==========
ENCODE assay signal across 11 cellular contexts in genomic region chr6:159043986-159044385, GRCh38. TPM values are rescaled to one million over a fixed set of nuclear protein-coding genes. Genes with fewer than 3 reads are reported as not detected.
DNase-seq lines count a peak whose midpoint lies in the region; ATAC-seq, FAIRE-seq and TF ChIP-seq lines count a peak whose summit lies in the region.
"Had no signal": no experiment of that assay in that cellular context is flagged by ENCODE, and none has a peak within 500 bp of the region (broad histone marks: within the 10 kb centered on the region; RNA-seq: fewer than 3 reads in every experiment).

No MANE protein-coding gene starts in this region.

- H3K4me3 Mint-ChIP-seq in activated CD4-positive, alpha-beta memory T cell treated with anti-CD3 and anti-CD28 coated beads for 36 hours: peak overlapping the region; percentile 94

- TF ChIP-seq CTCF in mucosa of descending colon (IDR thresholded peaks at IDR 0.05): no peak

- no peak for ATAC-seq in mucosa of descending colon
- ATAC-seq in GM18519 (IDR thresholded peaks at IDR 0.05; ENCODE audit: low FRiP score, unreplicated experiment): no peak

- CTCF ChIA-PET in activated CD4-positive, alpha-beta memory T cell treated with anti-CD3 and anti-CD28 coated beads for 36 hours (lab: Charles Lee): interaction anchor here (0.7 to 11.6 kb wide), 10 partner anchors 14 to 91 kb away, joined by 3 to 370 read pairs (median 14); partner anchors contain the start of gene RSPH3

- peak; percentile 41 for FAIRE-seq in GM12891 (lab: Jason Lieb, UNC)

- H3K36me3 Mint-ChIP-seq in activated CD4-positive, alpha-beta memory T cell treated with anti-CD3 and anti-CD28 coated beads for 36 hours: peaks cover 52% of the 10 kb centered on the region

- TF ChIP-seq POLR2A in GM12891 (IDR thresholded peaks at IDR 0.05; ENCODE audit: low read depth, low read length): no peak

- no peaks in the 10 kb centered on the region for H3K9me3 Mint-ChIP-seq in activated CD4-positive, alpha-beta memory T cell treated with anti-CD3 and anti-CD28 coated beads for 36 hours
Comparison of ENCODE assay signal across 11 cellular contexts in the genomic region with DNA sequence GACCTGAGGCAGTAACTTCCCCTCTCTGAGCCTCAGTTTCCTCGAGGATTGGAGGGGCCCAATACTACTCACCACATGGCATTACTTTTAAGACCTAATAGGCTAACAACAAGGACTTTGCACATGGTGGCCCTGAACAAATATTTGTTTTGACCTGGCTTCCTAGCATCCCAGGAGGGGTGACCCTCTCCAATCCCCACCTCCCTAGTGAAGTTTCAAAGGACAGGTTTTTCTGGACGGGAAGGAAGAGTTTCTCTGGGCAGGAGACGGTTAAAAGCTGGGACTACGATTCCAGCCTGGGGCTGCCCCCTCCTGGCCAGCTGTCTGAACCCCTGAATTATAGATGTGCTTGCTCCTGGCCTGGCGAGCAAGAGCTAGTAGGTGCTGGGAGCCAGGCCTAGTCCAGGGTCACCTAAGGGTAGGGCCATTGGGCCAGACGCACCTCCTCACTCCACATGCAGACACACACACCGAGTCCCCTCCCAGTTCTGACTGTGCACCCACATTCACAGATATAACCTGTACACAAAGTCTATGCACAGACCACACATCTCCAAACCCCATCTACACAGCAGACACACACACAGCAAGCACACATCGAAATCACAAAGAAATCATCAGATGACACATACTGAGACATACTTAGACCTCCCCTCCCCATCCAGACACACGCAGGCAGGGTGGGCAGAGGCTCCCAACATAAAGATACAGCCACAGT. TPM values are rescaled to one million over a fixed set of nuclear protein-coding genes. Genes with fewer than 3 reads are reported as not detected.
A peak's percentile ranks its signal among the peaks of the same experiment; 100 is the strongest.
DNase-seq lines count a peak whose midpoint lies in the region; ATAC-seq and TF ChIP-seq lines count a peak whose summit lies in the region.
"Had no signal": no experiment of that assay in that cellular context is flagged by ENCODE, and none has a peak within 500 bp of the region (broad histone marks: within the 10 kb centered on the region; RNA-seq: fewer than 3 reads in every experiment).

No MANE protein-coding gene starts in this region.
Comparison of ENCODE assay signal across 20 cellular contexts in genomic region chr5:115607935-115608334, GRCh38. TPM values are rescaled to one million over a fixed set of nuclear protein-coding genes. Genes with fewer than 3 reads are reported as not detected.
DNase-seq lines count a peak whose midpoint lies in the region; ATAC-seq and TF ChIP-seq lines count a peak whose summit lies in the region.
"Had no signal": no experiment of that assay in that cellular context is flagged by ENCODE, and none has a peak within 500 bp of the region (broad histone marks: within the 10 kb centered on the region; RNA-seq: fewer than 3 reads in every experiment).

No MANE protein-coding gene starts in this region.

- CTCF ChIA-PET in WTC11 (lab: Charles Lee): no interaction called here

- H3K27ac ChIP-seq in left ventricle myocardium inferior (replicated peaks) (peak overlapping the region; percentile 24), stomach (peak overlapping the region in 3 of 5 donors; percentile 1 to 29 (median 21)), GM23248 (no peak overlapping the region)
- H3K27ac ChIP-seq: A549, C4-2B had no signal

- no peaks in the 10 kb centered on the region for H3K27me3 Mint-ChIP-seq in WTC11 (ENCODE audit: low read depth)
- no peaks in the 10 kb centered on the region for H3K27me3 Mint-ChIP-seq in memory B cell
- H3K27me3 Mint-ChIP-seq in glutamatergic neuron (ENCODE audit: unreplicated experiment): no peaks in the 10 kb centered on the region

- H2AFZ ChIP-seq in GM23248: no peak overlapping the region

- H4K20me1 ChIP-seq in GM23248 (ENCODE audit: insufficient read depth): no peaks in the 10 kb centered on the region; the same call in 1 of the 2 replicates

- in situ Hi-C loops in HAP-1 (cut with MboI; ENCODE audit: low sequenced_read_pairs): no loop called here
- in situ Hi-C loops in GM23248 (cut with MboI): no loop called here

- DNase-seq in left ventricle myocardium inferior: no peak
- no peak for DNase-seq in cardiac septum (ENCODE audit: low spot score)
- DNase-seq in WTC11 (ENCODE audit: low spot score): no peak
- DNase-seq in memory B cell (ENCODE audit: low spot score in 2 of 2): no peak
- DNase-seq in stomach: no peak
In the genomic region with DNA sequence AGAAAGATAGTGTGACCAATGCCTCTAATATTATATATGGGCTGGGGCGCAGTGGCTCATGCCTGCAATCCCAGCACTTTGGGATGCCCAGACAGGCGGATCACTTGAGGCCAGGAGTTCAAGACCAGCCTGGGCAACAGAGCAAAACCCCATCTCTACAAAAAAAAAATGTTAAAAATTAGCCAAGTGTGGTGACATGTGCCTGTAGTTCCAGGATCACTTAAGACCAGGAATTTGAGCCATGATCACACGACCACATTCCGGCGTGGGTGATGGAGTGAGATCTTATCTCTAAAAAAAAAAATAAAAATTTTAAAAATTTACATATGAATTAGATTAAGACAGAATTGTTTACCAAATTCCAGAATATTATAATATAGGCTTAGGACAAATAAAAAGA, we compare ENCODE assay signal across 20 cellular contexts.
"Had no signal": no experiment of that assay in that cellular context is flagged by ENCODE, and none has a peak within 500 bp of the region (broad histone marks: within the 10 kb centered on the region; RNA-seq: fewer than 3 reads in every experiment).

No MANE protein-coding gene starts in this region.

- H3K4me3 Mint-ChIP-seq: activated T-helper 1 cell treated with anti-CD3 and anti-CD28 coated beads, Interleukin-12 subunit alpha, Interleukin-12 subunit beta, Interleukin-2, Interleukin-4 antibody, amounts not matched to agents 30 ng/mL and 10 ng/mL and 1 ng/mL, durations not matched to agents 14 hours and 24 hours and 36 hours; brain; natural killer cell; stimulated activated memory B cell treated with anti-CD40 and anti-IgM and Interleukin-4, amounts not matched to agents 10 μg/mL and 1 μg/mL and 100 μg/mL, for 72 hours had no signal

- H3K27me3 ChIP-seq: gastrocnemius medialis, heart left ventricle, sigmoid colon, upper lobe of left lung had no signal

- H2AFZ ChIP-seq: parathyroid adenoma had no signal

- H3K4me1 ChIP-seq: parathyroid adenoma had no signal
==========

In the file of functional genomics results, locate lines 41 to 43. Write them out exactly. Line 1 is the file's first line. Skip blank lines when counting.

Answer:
- H3K4me3 Mint-ChIP-seq: activated T-helper 1 cell treated with anti-CD3 and anti-CD28 coated beads, Interleukin-12 subunit alpha, Interleukin-12 subunit beta, Interleukin-2, Interleukin-4 antibody, amounts not matched to agents 30 ng/mL and 10 ng/mL and 1 ng/mL, durations not matched to agents 14 hours and 24 hours and 36 hours; brain; natural killer cell; stimulated activated memory B cell treated with anti-CD40 and anti-IgM and Interleukin-4, amounts not matched to agents 10 μg/mL and 1 μg/mL and 100 μg/mL, for 72 hours had no signal

- H3K27me3 ChIP-seq: gastrocnemius medialis, heart left ventricle, sigmoid colon, upper lobe of left lung had no signal

- H2AFZ ChIP-seq: parathyroid adenoma had no signal